YTAH's Weblog

Jon Qwelane Wants You to Take Him Seriously.

Posted in queer (gay),satire by YTAH on July 29, 2008
Tags: , ,

If you’ve read Jon Qwelane’s column in the Noonday Sun, or whatever it’s called, you’ll know that he wants you to call him names. (He says so in his title: “Call me names, but gay is NOT okay”.) So please, call him anything you like. Write him letters; phone him at home; start Facebook petitions called “Jon Qwelane is an ignorant cunt who should be stoned to death with hunks of dried-up cowshit”. I’m sure he won’t mind. (Actually, I’m not sure if that’s exactly what he meant. After all, I’m gay, so I’m only half-human anyway. Maybe I misunderstood. Oh well. Time to take a breather, so I may as well break out the frilly pink thong, high heels, and make-up, and go shopping for gay porn.)

John Q PublicSpazzwank, clitwort, fucktard: Any name will do.

Once you’ve read the article, you may also know a little about Jon’s beliefs. For instance, you would know that “wrong is wrong!”, and that he will under no circumstances “write letters to the [Human Rights Commission] explaining [his] thoughts”. When you read this, you may think something derogatory, like “You’ve never had any ‘thoughts’, you miserable twat”. Or perhaps you thought, “What a queer little man.” But if you did, you would be wrong. Because this column is satire. Didn’t pick that up? That’s because you haven’t read it with all due care and attention. Confused? Don’t worry. Despite my homosexuality and the obvious disadvantages that this entails, I shall endeavour to clarify this, after which I shall obligingly go away and change my sexual orientation to something more in line with my colleague’s unsullied moral standards.

Welcome to Satire: Population … ?

To grasp my point, you need only consider the following paragraph, which is a magnificent example of misdirection:

This time, some leftists among the Anglican Communion want not only more homosexuals ordained as bishops, but women as well.

There. See? Satire, pure and simple. You can tell, because the main point of his article is about how homosexuals are evil. He rails against what he “misleadingly termed … ‘lifestyle and sexual preference'” – but here he’s employing classic satiric techniques, anti-climax and misdirection, to provoke a laugh. Brilliant. It’s a diversionary tactic, meant to elicit guffaws of laughter. And my god, when I read this, hilarity ensued, I assure you.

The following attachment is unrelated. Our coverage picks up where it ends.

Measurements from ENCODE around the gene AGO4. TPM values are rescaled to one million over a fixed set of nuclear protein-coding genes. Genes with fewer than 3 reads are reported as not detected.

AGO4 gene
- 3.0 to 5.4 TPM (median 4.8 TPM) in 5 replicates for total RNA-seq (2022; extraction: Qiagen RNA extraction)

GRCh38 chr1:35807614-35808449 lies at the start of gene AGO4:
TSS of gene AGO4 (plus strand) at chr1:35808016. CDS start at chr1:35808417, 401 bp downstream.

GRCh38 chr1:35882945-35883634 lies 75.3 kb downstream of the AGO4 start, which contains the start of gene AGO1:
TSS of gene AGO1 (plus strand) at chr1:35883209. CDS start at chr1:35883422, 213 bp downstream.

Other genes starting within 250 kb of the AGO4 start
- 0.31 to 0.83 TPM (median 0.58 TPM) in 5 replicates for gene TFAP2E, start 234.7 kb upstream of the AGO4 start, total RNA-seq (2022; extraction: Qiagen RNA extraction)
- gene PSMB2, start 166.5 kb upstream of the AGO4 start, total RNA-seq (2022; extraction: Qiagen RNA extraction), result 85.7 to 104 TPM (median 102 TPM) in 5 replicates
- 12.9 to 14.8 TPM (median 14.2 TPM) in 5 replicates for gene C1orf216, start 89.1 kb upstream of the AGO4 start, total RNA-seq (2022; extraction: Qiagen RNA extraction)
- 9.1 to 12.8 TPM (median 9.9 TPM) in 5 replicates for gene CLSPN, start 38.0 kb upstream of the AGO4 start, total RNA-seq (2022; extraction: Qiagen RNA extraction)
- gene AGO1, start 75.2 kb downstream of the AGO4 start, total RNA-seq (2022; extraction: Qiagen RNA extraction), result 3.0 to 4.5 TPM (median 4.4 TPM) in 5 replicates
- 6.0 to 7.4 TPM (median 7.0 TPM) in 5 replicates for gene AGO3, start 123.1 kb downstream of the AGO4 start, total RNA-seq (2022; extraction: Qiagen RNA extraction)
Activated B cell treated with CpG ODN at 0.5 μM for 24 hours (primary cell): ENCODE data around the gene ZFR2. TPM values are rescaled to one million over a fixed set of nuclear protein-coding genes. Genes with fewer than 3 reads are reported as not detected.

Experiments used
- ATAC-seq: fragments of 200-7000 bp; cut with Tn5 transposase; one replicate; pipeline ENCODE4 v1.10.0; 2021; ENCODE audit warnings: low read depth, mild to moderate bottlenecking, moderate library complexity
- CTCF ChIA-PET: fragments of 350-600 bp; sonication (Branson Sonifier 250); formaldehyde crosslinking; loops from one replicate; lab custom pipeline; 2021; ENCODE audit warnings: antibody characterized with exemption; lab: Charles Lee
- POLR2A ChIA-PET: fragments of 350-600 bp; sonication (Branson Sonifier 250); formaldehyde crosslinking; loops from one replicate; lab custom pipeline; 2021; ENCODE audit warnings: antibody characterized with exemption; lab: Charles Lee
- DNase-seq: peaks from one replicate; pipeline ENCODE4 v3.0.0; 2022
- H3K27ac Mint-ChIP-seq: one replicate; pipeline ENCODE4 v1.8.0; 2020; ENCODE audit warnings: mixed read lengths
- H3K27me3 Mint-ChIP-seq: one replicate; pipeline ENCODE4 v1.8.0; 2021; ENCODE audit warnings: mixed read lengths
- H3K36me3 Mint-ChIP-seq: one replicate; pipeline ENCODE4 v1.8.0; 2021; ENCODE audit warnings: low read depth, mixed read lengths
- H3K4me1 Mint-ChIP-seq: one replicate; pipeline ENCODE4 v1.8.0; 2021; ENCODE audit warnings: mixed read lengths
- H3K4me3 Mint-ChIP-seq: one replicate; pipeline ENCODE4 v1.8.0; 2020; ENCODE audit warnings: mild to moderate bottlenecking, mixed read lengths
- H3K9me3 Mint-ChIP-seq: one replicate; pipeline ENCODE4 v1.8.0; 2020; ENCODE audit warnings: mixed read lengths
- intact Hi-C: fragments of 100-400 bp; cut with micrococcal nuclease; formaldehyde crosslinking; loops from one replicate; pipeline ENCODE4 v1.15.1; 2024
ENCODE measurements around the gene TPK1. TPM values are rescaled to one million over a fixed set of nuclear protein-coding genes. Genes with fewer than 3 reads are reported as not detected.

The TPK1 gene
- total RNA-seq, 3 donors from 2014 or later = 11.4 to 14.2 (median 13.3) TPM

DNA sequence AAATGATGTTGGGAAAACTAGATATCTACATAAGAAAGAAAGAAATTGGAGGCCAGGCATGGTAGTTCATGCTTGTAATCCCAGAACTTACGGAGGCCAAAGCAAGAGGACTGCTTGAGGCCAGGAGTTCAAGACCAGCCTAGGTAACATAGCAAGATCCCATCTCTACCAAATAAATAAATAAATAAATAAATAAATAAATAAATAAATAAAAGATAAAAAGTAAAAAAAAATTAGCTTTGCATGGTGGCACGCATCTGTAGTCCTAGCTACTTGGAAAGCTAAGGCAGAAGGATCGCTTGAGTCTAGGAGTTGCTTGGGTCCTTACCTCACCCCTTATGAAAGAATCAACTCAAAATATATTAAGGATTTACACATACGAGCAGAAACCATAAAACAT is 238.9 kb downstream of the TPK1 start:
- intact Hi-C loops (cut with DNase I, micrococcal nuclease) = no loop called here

Minstrel in blackfaceBlack people – they’re so funny!

To anyone paying attention, it’s quite clear what’s happening. Even his name illustrates his satiric conceit. Jon Qwelane – Jon Q. – John Q. Public, the man in the street, the common view, the lowest common denominator. And this is the secret clue that will unlock this entire puzzle: to wit, the revelation that our esteemed colleague is poking fun at his own persona: that of the backward, uneducated, politically dubious, reactionary, and downright boorish fool – basically, the same stereotype of the black man that the Apartheid regime used to justify their own system of oppression. After all, what issue better exemplifies our Constitution’s open-minded, progressive nature, its difference from those of other nations (including the United States), than this one entrenched right, the freedom from any “unfair” oppression based on sexual orientation? Race, gender, religion – as rights go, all these things are old hat. Almost every damn country has provisions protecting people against unfair discrimination on such grounds, but relatively few have embraced sexual identity as a Constitutional right. Most other countries, when faced with the prospect of homosexual marriage, gay adoption, etc. etc., need to navigate a legal quagmire; here, we simply turn to the first page and – voilà! – you have your answer. Clearly, he is adopting the persona of the ignorant buffoon in order to show up the illogicalities and absurdities of John Everyman’s view of the world, and to make us question his assumptions. Once you realize the rhetorical value of this persona, the brilliance of the conceit will become apparent.

How clever is Jon Qwelane?

Consider the following jest:

Why, only this very month – you’d better believe this – a man, in a homosexual relationship with another man, gave birth to a child!